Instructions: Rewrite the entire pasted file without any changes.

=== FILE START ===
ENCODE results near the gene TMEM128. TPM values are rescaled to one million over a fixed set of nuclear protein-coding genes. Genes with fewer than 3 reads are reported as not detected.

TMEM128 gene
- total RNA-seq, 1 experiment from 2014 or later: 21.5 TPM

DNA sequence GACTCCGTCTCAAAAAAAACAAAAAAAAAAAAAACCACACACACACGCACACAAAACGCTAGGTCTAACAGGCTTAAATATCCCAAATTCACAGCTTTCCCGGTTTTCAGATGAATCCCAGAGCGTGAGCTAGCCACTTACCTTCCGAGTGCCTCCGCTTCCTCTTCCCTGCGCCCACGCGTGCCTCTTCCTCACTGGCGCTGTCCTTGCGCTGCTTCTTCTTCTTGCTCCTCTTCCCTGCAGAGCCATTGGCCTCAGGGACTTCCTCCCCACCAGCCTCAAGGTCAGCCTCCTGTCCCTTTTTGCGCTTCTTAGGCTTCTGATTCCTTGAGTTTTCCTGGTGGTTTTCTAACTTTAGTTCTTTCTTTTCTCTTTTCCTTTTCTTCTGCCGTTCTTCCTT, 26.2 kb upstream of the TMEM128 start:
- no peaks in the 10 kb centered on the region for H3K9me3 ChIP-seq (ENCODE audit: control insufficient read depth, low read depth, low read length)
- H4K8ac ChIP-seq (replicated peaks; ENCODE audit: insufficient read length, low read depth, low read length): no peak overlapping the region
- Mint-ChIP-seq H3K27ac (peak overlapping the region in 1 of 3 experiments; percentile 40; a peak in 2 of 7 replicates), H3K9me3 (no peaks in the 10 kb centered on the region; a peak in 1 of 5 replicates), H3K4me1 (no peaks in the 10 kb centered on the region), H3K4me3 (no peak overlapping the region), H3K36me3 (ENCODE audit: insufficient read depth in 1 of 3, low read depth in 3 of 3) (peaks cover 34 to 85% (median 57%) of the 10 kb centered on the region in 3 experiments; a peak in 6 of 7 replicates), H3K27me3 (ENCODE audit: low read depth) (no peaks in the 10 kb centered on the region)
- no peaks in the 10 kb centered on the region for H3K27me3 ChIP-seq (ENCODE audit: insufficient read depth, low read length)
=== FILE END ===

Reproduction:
ENCODE results near the gene TMEM128. TPM values are rescaled to one million over a fixed set of nuclear protein-coding genes. Genes with fewer than 3 reads are reported as not detected.

TMEM128 gene
- total RNA-seq, 1 experiment from 2014 or later: 21.5 TPM

DNA sequence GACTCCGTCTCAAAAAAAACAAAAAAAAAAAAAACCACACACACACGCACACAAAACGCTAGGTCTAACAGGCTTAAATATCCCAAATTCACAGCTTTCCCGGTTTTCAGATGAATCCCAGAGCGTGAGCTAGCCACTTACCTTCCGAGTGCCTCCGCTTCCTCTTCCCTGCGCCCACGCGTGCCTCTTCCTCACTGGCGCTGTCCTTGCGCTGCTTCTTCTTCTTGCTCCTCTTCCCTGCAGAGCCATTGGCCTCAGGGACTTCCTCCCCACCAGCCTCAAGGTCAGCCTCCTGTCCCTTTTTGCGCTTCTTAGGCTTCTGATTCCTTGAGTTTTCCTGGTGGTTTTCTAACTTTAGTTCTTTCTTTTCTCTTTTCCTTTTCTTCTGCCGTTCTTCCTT, 26.2 kb upstream of the TMEM128 start:
- no peaks in the 10 kb centered on the region for H3K9me3 ChIP-seq (ENCODE audit: control insufficient read depth, low read depth, low read length)
- H4K8ac ChIP-seq (replicated peaks; ENCODE audit: insufficient read length, low read depth, low read length): no peak overlapping the region
- Mint-ChIP-seq H3K27ac (peak overlapping the region in 1 of 3 experiments; percentile 40; a peak in 2 of 7 replicates), H3K9me3 (no peaks in the 10 kb centered on the region; a peak in 1 of 5 replicates), H3K4me1 (no peaks in the 10 kb centered on the region), H3K4me3 (no peak overlapping the region), H3K36me3 (ENCODE audit: insufficient read depth in 1 of 3, low read depth in 3 of 3) (peaks cover 34 to 85% (median 57%) of the 10 kb centered on the region in 3 experiments; a peak in 6 of 7 replicates), H3K27me3 (ENCODE audit: low read depth) (no peaks in the 10 kb centered on the region)
- no peaks in the 10 kb centered on the region for H3K27me3 ChIP-seq (ENCODE audit: insufficient read depth, low read length)